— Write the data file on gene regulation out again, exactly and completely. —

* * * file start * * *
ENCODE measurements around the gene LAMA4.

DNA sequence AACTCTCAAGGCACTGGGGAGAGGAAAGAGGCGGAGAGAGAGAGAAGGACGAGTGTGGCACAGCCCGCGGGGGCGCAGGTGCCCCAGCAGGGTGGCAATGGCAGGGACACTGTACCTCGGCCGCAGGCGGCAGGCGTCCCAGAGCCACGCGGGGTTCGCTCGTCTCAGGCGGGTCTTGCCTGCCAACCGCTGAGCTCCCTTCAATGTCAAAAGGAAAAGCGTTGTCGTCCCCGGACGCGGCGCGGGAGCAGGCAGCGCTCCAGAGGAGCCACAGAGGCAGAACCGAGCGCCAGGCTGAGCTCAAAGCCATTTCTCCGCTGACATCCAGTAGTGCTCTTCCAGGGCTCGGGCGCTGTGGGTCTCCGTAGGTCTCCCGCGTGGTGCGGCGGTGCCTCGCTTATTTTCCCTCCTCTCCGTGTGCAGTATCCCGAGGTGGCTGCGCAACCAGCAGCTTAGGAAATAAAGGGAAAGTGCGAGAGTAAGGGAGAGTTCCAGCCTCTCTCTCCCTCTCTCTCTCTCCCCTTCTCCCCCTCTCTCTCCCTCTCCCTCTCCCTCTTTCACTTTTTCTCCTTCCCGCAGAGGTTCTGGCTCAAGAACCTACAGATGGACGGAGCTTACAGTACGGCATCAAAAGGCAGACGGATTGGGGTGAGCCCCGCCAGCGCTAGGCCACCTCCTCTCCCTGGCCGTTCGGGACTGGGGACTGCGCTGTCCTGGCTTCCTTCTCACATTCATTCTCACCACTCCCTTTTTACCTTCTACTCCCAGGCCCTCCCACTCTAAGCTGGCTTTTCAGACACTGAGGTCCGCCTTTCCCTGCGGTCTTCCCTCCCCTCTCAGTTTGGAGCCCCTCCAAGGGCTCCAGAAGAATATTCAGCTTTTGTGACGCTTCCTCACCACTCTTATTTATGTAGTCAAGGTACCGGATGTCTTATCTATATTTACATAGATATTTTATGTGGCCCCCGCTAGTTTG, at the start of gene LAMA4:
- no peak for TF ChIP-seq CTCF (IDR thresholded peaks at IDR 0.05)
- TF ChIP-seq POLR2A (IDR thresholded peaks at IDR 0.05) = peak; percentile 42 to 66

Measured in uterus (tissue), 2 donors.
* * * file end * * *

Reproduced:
ENCODE measurements around the gene LAMA4.

DNA sequence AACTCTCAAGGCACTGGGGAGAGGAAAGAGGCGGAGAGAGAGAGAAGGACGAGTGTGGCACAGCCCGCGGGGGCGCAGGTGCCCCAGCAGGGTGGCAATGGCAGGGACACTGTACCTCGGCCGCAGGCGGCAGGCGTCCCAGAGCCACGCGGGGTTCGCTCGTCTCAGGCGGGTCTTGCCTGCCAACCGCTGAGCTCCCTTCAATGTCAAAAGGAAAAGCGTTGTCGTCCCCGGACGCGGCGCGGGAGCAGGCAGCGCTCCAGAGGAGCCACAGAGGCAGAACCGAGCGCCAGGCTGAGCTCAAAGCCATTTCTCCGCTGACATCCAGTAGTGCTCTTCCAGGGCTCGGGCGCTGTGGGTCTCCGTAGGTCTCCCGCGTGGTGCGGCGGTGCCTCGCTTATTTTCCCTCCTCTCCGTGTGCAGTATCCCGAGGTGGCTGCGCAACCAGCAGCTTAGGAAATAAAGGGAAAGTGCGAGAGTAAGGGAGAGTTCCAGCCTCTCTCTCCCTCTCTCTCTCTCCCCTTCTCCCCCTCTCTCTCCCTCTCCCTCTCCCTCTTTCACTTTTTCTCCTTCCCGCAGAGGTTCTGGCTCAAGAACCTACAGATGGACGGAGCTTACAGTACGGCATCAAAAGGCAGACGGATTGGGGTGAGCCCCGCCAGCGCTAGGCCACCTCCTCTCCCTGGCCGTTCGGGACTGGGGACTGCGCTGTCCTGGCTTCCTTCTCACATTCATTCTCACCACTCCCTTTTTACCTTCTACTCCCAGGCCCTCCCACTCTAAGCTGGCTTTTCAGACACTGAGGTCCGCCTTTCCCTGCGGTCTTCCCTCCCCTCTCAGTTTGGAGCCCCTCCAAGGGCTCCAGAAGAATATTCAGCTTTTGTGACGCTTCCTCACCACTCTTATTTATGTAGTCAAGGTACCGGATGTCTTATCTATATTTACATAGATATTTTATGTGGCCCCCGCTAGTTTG, at the start of gene LAMA4:
- no peak for TF ChIP-seq CTCF (IDR thresholded peaks at IDR 0.05)
- TF ChIP-seq POLR2A (IDR thresholded peaks at IDR 0.05) = peak; percentile 42 to 66

Measured in uterus (tissue), 2 donors.